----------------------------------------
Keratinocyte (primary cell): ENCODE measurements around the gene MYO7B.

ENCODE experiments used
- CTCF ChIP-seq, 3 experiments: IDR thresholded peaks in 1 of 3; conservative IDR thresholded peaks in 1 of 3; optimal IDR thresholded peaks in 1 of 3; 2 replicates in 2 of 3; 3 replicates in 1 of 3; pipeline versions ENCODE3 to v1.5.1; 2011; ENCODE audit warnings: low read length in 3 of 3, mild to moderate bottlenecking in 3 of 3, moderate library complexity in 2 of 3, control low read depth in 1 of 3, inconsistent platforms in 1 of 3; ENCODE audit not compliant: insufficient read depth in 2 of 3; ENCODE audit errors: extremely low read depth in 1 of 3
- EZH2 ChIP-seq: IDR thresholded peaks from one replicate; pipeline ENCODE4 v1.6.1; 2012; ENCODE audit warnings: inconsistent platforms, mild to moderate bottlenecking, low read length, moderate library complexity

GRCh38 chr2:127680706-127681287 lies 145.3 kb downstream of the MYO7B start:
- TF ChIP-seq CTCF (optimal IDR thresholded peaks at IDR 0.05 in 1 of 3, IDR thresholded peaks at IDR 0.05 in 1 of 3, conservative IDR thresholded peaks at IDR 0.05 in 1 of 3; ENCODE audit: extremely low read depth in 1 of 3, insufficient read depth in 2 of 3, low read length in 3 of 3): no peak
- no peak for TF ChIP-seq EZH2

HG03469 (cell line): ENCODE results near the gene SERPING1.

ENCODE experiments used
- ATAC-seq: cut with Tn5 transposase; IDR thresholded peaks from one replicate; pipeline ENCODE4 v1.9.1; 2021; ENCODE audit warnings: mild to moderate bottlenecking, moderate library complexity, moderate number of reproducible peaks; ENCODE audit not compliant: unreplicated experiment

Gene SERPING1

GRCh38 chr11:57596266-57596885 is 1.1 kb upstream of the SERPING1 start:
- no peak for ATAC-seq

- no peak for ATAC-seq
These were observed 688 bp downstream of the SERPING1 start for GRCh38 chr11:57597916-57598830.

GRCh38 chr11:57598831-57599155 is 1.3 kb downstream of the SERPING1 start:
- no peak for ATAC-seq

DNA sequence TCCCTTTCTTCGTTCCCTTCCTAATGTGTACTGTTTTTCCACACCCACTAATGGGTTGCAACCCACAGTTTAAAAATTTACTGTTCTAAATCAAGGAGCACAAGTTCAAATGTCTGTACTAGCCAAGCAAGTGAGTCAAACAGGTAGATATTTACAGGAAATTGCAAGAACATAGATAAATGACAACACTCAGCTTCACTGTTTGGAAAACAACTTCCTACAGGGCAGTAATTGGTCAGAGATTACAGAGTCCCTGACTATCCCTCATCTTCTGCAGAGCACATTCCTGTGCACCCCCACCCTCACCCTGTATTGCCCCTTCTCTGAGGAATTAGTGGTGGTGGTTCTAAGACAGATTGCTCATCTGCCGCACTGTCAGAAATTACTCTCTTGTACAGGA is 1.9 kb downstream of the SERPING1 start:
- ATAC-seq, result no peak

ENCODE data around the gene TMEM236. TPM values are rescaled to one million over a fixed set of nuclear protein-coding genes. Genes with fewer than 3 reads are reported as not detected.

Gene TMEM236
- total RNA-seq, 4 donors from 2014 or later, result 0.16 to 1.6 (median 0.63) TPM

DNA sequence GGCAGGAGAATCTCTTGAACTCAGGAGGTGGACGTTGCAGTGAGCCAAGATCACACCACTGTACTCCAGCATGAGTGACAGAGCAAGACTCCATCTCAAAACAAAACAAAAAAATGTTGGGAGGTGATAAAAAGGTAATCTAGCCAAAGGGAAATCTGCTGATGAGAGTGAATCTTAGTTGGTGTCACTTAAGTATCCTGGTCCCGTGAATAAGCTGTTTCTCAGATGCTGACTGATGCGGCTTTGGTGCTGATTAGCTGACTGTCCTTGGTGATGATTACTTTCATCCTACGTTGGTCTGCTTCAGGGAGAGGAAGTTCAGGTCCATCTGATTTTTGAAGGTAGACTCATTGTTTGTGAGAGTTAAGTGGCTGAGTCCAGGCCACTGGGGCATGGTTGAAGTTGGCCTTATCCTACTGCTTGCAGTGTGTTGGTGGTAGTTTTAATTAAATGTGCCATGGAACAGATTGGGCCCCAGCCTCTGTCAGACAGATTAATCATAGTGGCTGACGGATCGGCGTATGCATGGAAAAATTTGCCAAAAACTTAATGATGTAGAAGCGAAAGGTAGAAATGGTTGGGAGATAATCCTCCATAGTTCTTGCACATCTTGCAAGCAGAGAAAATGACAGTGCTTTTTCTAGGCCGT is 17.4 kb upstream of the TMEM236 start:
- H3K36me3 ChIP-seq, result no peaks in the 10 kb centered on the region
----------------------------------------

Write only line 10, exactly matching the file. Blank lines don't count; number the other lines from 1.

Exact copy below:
- ATAC-seq: cut with Tn5 transposase; IDR thresholded peaks from one replicate; pipeline ENCODE4 v1.9.1; 2021; ENCODE audit warnings: mild to moderate bottlenecking, moderate library complexity, moderate number of reproducible peaks; ENCODE audit not compliant: unreplicated experiment